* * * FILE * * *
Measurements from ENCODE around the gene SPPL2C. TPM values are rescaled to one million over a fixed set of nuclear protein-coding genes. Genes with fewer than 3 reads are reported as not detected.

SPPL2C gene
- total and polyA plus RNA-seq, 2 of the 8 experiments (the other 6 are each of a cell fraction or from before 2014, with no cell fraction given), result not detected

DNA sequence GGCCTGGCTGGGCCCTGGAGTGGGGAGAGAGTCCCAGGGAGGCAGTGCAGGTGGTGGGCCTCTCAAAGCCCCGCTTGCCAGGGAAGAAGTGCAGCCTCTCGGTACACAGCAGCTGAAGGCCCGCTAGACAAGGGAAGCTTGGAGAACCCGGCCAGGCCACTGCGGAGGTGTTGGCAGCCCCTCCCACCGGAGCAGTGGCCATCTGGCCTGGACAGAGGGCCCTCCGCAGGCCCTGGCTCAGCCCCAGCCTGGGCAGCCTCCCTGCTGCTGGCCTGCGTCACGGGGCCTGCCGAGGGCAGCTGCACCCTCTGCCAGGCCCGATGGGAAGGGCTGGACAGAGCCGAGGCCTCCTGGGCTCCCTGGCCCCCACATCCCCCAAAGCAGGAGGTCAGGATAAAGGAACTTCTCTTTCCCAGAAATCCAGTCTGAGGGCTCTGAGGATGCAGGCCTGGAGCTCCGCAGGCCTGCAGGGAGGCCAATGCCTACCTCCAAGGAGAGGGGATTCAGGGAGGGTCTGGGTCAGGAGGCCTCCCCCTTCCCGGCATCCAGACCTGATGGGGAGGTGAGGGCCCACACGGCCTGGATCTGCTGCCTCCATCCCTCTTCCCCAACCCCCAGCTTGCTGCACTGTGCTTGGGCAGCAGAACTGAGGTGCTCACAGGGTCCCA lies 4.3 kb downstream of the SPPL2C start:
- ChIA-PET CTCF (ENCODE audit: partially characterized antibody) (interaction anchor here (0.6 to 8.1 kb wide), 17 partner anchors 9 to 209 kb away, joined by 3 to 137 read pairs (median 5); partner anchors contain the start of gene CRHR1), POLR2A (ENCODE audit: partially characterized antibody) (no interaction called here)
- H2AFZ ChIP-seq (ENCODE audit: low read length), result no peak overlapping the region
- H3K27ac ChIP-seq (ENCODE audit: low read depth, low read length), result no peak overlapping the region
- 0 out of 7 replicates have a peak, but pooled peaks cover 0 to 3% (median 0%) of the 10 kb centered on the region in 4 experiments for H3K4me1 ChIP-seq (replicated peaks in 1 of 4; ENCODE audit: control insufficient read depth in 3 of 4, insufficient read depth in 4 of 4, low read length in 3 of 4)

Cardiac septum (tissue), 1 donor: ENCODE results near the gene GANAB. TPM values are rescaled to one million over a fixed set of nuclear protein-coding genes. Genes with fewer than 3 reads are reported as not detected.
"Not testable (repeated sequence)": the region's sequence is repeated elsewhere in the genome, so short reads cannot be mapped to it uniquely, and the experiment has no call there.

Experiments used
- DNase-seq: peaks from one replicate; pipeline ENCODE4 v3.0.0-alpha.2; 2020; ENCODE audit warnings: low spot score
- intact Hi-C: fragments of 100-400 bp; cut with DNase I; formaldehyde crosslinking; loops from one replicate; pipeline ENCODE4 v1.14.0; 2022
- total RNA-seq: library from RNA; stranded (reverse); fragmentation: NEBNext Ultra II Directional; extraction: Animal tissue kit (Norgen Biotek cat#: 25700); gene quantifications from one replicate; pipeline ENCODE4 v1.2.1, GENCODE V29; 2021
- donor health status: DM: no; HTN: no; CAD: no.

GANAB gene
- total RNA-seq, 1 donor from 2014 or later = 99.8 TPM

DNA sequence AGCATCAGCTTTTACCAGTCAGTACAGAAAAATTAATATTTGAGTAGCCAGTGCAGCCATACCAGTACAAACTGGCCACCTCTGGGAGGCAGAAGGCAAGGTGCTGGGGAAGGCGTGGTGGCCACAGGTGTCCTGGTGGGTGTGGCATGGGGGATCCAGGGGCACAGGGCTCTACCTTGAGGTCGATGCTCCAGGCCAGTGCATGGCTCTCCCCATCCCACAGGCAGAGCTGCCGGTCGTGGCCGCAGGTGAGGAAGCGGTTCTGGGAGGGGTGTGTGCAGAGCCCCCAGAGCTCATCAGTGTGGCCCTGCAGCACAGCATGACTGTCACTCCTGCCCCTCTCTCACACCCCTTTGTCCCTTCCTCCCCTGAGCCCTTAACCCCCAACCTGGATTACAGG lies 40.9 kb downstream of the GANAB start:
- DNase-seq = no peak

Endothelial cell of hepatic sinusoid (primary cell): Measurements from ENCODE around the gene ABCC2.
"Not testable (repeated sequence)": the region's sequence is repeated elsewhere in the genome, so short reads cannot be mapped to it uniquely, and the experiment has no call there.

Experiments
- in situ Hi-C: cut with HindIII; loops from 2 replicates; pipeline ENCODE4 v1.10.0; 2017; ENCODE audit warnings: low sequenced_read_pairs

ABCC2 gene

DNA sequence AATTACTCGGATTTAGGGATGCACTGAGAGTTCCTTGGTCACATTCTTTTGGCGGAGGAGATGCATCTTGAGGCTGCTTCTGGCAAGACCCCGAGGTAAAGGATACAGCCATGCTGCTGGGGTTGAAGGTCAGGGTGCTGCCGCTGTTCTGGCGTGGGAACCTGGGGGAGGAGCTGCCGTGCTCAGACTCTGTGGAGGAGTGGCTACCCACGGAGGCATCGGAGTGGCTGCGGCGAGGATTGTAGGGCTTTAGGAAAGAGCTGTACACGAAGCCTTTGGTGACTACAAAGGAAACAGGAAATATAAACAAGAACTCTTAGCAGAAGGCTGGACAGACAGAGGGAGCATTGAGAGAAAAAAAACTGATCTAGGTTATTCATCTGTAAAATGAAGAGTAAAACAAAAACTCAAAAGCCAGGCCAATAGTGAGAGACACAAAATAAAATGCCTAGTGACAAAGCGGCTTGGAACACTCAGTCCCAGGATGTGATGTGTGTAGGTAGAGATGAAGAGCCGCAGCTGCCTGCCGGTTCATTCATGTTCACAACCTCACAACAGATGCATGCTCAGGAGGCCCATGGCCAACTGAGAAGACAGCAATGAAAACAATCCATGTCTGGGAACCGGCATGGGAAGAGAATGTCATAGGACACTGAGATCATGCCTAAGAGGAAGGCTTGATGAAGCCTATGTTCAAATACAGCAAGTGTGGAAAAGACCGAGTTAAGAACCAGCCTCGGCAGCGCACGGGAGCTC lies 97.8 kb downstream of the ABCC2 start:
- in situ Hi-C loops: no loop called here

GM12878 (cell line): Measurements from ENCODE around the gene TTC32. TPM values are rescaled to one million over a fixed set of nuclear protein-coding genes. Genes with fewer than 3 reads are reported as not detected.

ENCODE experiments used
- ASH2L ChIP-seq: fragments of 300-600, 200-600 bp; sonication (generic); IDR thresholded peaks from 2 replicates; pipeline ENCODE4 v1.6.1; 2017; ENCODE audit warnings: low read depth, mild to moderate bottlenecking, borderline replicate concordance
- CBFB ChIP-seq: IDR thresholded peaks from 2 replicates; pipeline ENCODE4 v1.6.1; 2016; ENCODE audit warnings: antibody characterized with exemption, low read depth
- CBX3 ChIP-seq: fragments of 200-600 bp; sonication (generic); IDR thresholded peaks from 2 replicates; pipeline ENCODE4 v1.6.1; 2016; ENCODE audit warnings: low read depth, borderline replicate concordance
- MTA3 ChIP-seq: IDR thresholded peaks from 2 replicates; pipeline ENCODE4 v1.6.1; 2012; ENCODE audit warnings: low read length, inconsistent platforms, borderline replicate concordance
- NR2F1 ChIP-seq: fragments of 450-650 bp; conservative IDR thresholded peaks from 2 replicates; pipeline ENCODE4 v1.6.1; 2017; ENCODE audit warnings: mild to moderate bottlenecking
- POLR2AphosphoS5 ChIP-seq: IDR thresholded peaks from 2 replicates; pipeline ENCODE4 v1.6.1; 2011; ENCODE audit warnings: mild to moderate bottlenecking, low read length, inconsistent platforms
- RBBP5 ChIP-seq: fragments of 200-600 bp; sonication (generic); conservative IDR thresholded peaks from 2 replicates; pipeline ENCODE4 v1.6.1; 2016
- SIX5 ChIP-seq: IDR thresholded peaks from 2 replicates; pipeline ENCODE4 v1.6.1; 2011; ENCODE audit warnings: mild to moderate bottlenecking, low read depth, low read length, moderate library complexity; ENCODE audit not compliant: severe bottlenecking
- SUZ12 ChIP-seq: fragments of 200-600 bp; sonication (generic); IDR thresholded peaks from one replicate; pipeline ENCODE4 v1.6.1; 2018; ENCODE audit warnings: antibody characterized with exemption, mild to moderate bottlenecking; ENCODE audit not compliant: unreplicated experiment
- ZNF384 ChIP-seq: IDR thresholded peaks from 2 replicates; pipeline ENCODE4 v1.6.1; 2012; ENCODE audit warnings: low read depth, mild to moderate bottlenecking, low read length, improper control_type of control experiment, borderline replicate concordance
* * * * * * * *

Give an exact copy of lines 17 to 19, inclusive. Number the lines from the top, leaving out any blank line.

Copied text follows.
- total RNA-seq, 1 donor from 2014 or later = 99.8 TPM

DNA sequence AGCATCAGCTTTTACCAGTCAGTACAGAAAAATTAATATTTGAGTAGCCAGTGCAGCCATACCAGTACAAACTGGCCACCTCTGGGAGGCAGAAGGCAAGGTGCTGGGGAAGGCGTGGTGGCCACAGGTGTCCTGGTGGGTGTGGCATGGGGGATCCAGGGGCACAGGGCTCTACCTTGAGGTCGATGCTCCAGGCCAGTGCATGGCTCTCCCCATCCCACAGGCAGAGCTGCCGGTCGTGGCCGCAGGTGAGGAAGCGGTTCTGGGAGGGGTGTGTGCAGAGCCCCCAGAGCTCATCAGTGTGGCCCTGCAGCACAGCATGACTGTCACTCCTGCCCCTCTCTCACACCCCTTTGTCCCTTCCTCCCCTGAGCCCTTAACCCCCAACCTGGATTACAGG lies 40.9 kb downstream of the GANAB start:
- DNase-seq = no peak